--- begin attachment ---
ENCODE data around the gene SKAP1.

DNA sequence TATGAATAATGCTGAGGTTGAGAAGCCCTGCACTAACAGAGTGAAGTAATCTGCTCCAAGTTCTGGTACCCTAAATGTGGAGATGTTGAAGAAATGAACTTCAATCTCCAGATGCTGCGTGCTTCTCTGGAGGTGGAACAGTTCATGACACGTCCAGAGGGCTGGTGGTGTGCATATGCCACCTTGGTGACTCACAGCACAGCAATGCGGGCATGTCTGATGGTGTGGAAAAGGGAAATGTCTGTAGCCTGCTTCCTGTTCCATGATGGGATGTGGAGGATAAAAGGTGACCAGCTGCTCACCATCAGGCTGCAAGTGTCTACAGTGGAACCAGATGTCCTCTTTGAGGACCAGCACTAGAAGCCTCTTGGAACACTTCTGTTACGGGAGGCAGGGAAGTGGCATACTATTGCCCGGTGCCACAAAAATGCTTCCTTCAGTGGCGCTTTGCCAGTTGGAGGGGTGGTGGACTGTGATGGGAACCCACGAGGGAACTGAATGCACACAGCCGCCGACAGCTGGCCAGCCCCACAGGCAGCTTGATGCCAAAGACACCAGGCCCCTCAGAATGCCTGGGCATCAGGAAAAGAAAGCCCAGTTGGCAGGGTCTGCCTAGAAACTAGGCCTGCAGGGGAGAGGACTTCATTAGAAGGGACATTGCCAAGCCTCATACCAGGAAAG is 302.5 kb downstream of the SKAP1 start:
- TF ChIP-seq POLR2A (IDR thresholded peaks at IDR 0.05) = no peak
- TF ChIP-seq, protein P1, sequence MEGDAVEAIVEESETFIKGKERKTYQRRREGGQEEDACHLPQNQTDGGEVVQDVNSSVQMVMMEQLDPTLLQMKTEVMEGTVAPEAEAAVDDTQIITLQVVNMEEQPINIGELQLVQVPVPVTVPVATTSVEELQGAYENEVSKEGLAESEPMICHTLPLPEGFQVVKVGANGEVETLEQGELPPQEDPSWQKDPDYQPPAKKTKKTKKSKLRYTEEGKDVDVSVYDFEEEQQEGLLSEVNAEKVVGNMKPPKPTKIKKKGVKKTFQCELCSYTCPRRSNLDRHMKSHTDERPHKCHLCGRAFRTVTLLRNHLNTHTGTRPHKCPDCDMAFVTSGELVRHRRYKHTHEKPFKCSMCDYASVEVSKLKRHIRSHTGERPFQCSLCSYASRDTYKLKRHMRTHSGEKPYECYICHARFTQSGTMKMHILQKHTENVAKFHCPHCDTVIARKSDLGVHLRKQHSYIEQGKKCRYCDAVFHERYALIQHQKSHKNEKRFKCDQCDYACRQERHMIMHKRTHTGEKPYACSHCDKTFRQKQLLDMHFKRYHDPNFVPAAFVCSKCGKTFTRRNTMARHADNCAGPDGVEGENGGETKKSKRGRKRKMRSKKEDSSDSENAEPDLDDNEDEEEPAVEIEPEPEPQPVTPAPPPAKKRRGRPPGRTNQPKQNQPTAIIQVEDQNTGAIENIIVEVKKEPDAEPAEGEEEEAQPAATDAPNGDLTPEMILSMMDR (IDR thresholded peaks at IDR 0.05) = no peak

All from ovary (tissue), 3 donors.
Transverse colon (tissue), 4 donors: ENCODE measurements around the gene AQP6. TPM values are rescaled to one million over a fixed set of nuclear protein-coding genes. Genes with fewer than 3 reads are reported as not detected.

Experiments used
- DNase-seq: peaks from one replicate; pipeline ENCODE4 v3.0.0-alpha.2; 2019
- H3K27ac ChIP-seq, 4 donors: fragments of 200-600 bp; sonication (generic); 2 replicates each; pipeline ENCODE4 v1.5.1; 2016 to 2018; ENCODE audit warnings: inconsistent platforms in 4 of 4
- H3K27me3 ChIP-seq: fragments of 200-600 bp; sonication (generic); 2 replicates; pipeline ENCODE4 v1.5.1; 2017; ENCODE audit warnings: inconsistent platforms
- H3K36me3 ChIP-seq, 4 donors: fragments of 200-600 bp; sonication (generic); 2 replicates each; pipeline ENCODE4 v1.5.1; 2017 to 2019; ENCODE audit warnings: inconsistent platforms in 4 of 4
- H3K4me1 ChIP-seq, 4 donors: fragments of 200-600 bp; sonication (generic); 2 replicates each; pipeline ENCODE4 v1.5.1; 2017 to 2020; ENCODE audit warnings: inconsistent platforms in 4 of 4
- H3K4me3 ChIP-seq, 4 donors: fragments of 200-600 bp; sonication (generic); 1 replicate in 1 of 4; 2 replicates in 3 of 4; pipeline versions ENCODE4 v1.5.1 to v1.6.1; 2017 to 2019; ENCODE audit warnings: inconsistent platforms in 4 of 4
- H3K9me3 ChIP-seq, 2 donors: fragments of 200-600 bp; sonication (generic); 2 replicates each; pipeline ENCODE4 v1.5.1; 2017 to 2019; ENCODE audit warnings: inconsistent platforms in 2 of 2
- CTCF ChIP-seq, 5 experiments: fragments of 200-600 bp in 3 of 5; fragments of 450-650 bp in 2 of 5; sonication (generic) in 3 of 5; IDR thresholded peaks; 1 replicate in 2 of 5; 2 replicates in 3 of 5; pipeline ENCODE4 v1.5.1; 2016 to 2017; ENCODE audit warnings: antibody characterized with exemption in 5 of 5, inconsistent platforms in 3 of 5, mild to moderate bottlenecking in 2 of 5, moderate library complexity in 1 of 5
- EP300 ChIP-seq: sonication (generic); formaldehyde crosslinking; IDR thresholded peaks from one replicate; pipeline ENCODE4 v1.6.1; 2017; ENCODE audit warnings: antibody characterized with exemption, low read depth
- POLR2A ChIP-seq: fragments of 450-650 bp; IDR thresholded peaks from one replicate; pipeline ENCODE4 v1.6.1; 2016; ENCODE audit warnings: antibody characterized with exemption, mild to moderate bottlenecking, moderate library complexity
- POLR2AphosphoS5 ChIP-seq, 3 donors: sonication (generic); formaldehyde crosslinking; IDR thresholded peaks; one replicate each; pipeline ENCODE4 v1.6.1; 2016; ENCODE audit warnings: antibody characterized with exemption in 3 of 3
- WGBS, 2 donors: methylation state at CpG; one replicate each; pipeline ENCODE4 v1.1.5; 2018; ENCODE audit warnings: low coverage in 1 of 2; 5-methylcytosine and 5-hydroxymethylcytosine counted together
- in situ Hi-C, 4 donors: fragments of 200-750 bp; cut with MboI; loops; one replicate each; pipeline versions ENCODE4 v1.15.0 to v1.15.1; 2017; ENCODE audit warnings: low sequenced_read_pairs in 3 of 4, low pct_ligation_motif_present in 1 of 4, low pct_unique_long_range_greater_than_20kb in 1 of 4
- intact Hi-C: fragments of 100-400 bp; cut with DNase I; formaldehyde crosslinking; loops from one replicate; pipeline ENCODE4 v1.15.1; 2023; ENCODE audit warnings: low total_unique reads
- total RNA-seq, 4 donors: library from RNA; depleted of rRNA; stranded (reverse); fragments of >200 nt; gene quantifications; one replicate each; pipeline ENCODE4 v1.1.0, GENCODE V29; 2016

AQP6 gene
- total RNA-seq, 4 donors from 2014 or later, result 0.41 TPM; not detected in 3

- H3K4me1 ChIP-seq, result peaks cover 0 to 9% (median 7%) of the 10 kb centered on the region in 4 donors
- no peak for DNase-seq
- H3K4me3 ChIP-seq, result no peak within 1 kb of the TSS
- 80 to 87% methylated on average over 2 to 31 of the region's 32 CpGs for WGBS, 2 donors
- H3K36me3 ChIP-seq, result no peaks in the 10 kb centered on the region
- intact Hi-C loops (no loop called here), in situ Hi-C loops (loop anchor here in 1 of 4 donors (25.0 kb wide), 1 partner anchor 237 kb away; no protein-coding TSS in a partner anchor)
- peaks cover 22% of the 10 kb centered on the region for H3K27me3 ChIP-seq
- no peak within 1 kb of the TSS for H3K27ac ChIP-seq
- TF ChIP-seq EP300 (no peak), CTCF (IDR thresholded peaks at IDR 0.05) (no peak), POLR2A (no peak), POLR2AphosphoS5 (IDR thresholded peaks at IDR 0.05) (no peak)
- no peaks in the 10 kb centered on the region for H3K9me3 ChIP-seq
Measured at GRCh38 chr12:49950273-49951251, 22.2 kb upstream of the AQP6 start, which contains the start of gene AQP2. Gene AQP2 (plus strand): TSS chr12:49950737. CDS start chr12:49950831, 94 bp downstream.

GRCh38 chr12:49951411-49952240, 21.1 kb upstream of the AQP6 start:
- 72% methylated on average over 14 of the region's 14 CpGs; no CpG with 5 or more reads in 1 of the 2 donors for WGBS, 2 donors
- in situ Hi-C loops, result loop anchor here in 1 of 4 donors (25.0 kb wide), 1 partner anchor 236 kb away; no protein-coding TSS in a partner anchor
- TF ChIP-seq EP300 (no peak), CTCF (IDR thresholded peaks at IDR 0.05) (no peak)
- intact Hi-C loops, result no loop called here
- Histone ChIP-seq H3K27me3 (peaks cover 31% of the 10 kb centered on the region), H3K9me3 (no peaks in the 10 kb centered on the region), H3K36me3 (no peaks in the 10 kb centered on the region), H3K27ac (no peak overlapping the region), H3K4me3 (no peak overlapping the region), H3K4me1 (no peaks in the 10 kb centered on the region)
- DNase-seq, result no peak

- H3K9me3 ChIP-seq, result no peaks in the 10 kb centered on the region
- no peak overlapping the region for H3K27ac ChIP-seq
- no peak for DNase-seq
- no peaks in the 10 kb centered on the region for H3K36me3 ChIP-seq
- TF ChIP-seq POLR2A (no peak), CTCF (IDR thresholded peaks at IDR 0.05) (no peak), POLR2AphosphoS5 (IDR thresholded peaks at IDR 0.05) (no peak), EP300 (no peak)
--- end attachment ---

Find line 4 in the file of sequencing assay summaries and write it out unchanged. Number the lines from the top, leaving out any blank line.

- TF ChIP-seq, protein P1, sequence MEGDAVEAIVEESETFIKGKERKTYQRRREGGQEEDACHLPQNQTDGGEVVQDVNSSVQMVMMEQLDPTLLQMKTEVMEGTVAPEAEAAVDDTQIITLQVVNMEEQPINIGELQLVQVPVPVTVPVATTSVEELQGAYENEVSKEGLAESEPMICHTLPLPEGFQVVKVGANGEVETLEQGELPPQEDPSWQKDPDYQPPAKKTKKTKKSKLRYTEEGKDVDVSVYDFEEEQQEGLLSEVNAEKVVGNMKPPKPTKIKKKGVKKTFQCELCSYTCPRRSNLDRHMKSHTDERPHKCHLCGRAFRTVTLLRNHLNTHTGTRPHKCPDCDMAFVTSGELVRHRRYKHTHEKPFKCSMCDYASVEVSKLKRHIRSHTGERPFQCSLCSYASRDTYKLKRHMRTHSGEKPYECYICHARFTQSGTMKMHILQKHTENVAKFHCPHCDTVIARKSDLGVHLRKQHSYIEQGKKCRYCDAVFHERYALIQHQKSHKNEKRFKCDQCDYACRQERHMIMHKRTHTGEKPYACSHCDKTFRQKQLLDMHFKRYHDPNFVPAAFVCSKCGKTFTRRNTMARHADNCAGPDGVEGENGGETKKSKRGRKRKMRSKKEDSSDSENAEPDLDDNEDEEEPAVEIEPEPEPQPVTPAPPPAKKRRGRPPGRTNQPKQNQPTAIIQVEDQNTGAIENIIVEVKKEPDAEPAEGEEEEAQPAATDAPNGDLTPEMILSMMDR (IDR thresholded peaks at IDR 0.05) = no peak